In December 2016, Britain witnessed one of the worst prison riots in its history at privately-run HMP Birmingham. It is estimated that it cost the taxpayer and G4S, the company who run the prison, over £6 million in total. The riot saw more than 500 prisoners rampaging freely through the buildings.

According to The Telegraph, the riot was the worst in 25 years, with more than 200 prisoners needing to be moved.

Evidence collected resulted in all five of the ringleaders being given prison sentences for their part in the riots.

How did the riot start?

The riot started because the five defendants gained access to keys that opened cells and other vital secure areas. Trouble initially started in just two of the wings but quickly spread once the number of prisoners running freely through the prison reached critical point.

Staff were allegedly threatened with used syringes. Once they were no longer able to cope, riot police - some wearing a Body Worn Camera like those supplied by - were drafted in. At one point, it is believed that only the main gate stood as the last line of defence in preventing a breakout. It took more that 12 hours to bring the prison back under control, during which time prisoners had freely posted images and live video posts to social media showing the extent of the rioting and bragging about their part in it.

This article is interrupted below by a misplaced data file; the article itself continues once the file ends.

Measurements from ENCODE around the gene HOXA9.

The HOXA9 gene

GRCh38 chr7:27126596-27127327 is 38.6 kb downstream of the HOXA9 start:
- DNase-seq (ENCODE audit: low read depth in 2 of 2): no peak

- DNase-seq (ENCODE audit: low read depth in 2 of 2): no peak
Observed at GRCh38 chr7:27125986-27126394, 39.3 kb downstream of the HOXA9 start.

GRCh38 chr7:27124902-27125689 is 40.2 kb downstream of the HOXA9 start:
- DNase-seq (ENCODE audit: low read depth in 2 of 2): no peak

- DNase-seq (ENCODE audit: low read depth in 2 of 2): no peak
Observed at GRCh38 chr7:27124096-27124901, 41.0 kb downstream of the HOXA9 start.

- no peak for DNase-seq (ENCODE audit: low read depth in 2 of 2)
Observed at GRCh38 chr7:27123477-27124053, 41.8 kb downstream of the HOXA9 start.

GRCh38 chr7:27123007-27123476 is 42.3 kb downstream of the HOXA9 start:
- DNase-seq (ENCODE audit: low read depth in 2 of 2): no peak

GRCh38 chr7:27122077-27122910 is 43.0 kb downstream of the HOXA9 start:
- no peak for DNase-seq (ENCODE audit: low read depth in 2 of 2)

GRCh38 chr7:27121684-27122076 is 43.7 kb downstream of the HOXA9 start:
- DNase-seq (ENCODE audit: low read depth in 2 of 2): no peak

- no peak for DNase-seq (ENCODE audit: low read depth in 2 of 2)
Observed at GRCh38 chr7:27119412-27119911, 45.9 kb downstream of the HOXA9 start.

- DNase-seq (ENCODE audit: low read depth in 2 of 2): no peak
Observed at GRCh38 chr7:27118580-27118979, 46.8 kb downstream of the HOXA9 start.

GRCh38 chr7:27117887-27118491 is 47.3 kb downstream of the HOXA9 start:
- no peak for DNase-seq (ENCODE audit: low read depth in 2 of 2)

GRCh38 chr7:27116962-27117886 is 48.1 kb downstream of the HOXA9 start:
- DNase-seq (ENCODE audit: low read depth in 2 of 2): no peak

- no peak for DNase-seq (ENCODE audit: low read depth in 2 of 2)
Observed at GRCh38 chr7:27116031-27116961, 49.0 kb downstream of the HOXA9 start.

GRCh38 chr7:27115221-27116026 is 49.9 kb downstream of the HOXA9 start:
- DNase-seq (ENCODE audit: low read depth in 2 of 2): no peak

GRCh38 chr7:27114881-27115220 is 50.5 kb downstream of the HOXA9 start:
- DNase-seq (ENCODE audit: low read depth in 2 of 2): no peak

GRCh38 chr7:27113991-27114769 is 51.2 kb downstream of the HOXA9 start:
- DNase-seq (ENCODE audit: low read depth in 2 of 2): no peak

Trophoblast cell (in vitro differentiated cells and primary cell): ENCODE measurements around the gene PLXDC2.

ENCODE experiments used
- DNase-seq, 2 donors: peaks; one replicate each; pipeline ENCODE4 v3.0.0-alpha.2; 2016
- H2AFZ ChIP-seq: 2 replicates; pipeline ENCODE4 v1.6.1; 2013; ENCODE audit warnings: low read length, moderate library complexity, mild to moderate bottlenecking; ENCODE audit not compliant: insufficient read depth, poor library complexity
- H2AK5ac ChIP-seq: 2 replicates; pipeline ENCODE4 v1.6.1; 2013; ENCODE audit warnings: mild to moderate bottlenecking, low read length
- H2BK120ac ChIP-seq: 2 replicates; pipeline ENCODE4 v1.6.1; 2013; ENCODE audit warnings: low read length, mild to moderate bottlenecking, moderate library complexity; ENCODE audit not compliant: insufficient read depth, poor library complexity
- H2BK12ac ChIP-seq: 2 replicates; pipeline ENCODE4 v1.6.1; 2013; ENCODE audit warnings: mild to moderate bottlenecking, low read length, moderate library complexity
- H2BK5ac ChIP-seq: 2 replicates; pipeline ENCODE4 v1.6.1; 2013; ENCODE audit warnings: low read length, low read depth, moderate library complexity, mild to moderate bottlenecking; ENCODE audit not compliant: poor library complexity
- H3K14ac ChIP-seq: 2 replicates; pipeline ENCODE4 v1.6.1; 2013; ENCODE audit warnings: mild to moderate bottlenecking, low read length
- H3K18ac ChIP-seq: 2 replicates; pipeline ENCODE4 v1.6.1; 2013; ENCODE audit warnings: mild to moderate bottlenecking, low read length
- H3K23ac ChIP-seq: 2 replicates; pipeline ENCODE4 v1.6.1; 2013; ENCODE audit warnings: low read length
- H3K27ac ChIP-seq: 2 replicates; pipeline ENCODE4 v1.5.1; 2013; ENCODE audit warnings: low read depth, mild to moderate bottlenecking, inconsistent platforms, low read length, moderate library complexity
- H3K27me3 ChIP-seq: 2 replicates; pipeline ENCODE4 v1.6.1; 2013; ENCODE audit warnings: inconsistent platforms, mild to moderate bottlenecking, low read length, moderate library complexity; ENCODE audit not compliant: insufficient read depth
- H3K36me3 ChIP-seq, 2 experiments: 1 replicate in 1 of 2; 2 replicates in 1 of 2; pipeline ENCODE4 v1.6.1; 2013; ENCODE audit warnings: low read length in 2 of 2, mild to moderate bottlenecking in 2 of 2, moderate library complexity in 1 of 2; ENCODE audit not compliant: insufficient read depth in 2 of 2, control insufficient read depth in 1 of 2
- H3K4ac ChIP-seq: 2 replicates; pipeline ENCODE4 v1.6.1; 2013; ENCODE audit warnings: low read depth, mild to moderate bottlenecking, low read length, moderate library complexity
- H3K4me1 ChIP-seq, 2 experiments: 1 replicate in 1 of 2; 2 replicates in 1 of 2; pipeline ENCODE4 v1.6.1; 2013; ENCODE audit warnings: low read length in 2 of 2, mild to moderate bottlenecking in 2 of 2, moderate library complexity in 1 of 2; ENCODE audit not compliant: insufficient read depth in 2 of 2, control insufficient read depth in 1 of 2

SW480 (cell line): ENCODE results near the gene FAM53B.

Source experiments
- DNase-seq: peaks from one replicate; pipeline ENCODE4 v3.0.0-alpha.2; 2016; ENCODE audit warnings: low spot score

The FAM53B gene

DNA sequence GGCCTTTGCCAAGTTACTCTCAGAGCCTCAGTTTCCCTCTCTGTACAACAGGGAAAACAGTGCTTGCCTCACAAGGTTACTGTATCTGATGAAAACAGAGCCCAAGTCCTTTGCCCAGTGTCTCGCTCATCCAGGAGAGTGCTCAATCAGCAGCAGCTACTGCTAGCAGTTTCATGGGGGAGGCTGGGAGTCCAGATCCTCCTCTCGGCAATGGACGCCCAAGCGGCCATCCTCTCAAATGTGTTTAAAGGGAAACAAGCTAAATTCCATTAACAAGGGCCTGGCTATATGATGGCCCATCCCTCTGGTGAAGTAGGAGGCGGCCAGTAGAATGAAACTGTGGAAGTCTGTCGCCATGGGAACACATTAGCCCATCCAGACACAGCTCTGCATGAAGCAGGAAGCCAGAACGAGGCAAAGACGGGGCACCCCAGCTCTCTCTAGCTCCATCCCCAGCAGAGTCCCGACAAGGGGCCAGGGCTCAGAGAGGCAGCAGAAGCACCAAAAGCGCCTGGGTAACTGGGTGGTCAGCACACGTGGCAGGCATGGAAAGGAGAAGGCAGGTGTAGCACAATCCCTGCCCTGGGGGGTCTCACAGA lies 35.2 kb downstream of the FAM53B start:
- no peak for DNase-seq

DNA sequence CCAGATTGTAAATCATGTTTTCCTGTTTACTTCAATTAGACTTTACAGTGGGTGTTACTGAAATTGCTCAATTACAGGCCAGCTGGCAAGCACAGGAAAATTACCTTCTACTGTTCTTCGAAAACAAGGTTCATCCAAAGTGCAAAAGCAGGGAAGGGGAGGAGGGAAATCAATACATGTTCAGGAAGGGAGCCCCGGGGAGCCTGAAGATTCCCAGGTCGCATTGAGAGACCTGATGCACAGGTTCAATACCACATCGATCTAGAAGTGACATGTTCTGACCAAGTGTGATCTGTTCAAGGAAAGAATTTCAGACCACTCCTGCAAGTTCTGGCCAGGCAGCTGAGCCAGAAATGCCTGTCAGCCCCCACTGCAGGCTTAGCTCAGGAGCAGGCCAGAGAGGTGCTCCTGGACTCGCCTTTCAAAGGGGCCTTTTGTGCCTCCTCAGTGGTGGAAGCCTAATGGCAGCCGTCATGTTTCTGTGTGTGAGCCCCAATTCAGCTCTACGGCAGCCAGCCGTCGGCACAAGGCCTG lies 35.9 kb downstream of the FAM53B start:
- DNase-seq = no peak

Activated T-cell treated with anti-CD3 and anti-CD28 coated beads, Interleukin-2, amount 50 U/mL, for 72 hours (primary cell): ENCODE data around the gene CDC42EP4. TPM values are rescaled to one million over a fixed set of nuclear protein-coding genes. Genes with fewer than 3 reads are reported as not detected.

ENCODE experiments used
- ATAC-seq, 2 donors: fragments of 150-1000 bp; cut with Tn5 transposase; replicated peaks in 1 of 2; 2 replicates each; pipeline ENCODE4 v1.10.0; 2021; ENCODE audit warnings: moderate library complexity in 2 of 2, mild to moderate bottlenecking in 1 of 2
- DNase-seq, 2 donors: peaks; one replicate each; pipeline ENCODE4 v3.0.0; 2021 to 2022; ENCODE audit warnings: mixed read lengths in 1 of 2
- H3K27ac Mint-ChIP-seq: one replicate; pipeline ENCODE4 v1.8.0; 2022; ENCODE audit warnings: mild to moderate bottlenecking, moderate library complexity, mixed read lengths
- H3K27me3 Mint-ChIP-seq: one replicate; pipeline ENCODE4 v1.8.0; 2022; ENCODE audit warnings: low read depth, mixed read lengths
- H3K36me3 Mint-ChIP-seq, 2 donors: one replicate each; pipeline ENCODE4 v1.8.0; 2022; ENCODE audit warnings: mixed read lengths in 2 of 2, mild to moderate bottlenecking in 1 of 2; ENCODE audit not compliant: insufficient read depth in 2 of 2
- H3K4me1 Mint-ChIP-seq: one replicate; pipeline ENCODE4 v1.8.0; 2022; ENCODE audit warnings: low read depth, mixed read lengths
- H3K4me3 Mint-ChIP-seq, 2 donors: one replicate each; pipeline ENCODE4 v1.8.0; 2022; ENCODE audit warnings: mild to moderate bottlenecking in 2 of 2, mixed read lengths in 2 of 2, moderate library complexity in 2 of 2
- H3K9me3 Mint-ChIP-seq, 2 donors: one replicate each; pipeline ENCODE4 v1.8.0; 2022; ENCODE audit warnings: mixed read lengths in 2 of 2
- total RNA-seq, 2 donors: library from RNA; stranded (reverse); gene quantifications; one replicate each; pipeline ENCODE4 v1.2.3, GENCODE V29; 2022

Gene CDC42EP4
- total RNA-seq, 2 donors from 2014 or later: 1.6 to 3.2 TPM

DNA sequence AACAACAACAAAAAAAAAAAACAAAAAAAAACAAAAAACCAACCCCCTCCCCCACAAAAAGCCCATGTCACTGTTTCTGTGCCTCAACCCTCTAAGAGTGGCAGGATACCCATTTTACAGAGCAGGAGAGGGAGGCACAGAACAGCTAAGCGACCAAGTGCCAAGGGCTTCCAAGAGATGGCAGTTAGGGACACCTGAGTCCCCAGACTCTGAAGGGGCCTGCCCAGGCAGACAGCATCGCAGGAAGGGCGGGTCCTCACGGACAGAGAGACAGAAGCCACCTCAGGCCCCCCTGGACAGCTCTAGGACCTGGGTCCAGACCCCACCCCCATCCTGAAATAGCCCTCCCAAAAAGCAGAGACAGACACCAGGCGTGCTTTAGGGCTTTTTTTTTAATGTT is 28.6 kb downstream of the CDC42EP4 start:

How did the cost mount up?

The lion’s share of the £6 million bill was the cost of lost earnings incurred by G4S and emergency service personnel, which ran to a staggering £3.5 million. The prison also required massive refurbishment to fix the damage that had been caused on the night, and this cost around £1.7 million. Replacing the broken and missing locks ran to over £470,000, while the cost of downtime for G4S was in excess of £380,000. To bring the prison back under control, riot police and staff from other prisons around the country were drafted in; this amounted to over £330,000.

The cost to regional emergency services in the West Midlands could not be fully quantified. On the night, more that 5 per cent of frontline ambulance crews were sent to the riot, along with a similar amount of resources from the fire service.

Published by sandeep Malik